Ernie Pyle

The great war correspondent Ernie Pyle was killed by gunfire on the island of Ie Shima 71 years ago today. He was 44.

Pyle’s Albuquerque home, a branch public library since 1948, was declared a National Historic Landmark in 2006. He and his wife Jerry picked Albuquerque when they decided to settle in 1940 and built the small house for $3848.

This is often regarded his best column.

The Death of Captain Waskow

AT THE FRONT LINES IN ITALY, January 10, 1944 – In this war I have known a lot of officers who were loved and respected by the soldiers under them. But never have I crossed the trail of any man as beloved as Capt. Henry T. Waskow of Belton, Texas.

Capt. Waskow was a company commander in the 36th Division. He had led his company since long before it left the States. He was very young, only in his middle twenties, but he carried in him a sincerity and gentleness that made people want to be guided by him.

“After my own father, he came next,” a sergeant told me.

“He always looked after us,” a soldier said. “He’d go to bat for us every time.”

“I’ve never knowed him to do anything unfair,” another one said.

I was at the foot of the mule trail the night they brought Capt. Waskow’s body down. The moon was nearly full at the time, and you could see far up the trail, and even part way across the valley below. Soldiers made shadows in the moonlight as they walked.

Dead men had been coming down the mountain all evening, lashed onto the backs of mules. They came lying belly-down across the wooden pack-saddles, their heads hanging down on the left side of the mule, their stiffened legs sticking out awkwardly from the other side, bobbing up and down as the mule walked.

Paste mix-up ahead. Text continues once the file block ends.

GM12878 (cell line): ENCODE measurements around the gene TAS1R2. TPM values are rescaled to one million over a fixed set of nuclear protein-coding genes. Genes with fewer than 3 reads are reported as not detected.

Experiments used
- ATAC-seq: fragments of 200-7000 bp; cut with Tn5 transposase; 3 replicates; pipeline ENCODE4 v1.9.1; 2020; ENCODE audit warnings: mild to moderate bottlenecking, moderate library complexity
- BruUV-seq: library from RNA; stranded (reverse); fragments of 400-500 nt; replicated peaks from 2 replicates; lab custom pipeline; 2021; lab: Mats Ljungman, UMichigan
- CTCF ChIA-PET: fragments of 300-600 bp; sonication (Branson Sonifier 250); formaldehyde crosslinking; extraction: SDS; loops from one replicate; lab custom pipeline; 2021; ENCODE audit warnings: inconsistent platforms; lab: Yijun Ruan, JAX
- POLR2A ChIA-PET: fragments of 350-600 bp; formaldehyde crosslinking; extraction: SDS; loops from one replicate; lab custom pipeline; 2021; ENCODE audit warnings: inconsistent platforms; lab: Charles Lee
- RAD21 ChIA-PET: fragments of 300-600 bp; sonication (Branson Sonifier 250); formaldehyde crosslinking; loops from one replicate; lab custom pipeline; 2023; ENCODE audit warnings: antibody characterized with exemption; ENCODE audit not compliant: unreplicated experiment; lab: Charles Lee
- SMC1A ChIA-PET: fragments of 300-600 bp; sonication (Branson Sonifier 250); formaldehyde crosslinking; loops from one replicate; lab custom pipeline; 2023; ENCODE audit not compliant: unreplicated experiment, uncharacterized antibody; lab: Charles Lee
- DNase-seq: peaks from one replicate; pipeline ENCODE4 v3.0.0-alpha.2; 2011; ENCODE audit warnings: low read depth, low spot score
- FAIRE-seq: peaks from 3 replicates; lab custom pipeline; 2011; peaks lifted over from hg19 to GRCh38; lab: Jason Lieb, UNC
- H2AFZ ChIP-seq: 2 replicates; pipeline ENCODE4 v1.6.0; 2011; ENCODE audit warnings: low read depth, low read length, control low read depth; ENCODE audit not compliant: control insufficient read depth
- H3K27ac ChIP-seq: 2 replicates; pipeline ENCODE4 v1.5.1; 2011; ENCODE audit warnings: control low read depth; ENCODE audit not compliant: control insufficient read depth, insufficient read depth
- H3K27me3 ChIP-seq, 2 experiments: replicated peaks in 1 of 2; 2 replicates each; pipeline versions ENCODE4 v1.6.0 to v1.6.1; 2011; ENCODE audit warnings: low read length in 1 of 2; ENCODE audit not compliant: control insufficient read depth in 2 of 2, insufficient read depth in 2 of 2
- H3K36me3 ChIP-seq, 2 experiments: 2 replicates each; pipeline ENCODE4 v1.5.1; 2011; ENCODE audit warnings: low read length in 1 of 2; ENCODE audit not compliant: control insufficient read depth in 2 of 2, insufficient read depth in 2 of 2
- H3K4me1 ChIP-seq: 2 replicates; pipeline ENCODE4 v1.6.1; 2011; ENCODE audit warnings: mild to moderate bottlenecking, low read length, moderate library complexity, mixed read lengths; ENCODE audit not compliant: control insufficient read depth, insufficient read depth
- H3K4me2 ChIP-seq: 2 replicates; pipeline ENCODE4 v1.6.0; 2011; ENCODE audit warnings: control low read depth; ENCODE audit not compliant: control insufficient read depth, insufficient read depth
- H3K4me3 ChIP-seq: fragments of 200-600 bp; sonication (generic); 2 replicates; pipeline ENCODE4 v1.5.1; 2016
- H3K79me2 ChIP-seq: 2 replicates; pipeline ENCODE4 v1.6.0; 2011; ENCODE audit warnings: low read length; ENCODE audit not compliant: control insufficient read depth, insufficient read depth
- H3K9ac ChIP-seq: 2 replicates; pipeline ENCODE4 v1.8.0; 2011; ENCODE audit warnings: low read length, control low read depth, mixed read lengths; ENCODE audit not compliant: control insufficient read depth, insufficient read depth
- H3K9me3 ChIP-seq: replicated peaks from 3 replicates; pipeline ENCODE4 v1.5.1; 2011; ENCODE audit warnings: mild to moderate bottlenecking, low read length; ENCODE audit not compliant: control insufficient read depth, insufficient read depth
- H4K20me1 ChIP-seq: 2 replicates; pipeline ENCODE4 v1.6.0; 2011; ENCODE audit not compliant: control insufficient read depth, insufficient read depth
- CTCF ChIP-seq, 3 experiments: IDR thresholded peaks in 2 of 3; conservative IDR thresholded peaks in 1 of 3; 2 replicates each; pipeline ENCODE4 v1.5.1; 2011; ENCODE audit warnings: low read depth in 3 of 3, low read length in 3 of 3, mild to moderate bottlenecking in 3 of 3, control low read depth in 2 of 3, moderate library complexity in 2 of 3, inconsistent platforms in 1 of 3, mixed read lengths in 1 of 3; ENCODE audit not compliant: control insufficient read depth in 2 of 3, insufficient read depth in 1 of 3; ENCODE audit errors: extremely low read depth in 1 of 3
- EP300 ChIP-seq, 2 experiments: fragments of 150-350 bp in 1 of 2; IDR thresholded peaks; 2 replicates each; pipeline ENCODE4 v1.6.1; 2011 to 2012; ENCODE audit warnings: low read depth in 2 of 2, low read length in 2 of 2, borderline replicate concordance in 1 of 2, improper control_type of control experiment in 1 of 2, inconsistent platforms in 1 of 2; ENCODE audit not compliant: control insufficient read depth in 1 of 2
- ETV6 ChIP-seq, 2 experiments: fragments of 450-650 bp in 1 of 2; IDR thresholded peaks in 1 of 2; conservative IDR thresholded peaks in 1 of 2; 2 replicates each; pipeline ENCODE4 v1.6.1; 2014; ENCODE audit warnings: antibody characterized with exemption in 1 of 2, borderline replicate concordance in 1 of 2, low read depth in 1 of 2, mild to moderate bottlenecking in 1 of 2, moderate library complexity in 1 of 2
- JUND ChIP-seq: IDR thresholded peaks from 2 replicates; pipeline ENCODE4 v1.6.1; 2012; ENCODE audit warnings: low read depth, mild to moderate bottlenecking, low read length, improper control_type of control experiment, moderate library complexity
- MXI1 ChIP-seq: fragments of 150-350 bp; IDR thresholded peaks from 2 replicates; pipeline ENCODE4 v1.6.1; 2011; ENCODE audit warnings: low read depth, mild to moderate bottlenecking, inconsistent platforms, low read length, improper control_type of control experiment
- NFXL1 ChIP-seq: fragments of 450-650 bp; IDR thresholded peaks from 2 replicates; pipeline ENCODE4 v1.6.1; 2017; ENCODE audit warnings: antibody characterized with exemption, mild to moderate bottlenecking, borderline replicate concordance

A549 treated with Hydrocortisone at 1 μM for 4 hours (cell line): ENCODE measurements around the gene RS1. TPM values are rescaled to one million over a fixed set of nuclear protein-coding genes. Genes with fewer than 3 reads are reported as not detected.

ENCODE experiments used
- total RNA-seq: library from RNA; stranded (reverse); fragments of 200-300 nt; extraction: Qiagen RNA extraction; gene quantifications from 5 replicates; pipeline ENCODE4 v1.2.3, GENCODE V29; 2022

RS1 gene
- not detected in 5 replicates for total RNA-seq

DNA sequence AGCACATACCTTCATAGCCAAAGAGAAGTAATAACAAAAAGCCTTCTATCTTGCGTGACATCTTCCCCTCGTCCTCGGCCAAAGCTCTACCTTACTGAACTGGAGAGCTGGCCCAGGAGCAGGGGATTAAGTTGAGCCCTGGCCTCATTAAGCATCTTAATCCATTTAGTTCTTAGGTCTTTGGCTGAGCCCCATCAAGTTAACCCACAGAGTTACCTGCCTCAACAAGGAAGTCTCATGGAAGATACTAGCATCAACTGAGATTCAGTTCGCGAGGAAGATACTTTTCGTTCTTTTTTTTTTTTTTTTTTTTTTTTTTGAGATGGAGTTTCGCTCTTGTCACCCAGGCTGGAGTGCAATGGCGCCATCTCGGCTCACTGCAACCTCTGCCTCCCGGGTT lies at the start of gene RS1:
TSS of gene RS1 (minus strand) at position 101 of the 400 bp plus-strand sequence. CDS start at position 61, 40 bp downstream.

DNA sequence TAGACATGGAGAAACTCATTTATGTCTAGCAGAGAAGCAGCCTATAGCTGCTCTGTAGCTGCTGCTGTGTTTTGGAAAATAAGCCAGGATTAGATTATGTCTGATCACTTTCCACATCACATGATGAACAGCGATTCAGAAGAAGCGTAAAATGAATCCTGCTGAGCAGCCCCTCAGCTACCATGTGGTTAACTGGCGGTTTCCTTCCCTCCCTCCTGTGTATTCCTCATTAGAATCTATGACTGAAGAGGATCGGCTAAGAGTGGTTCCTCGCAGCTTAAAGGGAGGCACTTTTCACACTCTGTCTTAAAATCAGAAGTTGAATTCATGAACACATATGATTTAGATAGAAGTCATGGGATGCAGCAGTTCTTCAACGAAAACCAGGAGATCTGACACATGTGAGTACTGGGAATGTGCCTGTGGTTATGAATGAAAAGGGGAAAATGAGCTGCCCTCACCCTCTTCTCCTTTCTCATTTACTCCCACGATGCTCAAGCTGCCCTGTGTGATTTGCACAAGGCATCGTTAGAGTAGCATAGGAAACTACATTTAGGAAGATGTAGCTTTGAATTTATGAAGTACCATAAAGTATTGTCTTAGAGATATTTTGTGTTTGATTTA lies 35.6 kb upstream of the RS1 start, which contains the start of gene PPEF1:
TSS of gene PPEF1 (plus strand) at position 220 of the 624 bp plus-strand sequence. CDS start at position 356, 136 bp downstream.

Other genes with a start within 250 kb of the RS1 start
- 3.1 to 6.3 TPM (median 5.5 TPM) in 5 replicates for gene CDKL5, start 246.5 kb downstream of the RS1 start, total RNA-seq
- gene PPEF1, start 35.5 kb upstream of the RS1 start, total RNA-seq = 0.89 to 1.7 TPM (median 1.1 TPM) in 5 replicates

The Italian mule-skinners were afraid to walk beside dead men, so Americans had to lead the mules down that night. Even the Americans were reluctant to unlash and lift off the bodies at the bottom, so an officer had to do it himself, and ask others to help.

The first one came early in the morning. They slid him down from the mule and stood him on his feet for a moment, while they got a new grip. In the half light he might have been merely a sick man standing there, leaning on the others. Then they laid him on the ground in the shadow of the low stone wall alongside the road.

I don’t know who that first one was. You feel small in the presence of dead men, and ashamed at being alive, and you don’t ask silly questions.

We left him there beside the road, that first one, and we all went back into the cowshed and sat on water cans or lay on the straw, waiting for the next batch of mules.

Somebody said the dead soldier had been dead for four days, and then nobody said anything more about it. We talked soldier talk for an hour or more. The dead man lay all alone outside in the shadow of the low stone wall.

Then a soldier came into the cowshed and said there were some more bodies outside. We went out into the road. Four mules stood there, in the moonlight, in the road where the trail came down off the mountain. The soldiers who led them stood there waiting. “This one is Captain Waskow,” one of them said quietly.

Two men unlashed his body from the mule and lifted it off and laid it in the shadow beside the low stone wall. Other men took the other bodies off. Finally there were five lying end to end in a long row, alongside the road. You don’t cover up dead men in the combat zone. They just lie there in the shadows until somebody else comes after them.

The unburdened mules moved off to their olive orchard. The men in the road seemed reluctant to leave. They stood around, and gradually one by one I could sense them moving close to Capt. Waskow’s body. Not so much to look, I think, as to say something in finality to him, and to themselves. I stood close by and I could hear.